BARRE TOWN, Vt., March 23 (UPI) -- Distributed Energy Systems in Vermont is preparing to send the next generation of its 100 kilowatt Northwind turbines out for testing.
The turbines stand about 150 feet off the ground and generate about 100 kilowatts on average. They are specially designed to accommodate small villages, farms and rural areas that are too remote to be connected to the grid.
The turbines, designed and built at Northern Power in Barre Town, Vt., will be shipped to Golden, Colo. to the National Renewable Energy Laboratory.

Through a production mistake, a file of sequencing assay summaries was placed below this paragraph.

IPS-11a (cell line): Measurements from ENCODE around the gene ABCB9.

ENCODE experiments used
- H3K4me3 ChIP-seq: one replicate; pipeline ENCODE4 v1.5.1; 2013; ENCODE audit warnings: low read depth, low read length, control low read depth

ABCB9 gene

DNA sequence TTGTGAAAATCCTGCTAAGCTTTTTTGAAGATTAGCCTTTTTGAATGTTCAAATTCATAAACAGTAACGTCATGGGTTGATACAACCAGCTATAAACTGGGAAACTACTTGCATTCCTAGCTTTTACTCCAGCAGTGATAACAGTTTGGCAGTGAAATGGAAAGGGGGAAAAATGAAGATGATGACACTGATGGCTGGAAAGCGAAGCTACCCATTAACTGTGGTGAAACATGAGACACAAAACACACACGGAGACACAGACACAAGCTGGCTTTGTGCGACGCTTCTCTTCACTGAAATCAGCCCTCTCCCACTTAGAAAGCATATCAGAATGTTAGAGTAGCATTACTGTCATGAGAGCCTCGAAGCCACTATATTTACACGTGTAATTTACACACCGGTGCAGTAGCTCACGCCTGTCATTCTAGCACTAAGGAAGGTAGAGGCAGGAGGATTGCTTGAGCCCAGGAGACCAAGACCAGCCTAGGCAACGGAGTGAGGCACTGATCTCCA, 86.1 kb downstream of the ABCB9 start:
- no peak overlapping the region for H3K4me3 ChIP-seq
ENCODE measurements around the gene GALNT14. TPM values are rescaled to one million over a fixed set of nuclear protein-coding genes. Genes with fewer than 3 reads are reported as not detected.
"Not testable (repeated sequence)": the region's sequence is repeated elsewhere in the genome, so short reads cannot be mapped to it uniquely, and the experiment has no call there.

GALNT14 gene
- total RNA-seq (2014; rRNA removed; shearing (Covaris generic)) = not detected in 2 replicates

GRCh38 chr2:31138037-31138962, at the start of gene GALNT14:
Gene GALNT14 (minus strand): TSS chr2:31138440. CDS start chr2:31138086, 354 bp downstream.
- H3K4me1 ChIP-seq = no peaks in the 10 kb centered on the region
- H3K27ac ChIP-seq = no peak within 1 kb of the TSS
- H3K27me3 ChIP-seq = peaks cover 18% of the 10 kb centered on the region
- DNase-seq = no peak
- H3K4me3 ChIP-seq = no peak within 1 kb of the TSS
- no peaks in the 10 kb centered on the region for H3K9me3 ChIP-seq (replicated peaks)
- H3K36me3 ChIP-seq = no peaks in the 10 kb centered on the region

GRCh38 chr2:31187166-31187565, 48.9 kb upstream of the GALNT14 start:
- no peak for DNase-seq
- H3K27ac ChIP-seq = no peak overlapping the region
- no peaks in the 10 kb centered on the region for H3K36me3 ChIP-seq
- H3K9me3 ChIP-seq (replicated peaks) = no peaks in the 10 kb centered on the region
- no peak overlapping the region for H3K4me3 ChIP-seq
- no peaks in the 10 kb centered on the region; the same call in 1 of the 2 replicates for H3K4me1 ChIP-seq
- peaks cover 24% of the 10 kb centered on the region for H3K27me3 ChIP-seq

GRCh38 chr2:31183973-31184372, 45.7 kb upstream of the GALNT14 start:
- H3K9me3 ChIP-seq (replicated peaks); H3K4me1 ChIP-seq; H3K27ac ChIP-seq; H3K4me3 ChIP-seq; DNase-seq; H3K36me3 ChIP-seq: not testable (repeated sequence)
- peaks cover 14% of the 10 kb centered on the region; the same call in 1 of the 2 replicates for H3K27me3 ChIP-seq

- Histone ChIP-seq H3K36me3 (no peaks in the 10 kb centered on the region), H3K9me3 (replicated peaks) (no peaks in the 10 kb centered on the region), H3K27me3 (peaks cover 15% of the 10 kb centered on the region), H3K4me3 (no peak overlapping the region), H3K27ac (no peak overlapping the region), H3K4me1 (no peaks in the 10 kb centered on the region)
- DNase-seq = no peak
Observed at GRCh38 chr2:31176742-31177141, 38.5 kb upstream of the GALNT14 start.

Craig Giles, product manager at Northern, suggested the turbines could be used to offset up to about 50 percent of diesel use in places like the islands off South Korea's shores, or Alaskan villages. Putting three to five turbines in can greatly reduce diesel use, he said. The turbines are used to produce electricity for households as well as to power water treatment facilities.
Northwind turbines have already been tested and approved by the U.S. Department of Energy and the new design, Giles said, is smaller and uses less materials so its more cost competitive at between $250,000 and $350,000 per unit.
Giles also touted the new design as being more being just as, if not more efficient than the last generation and costing less.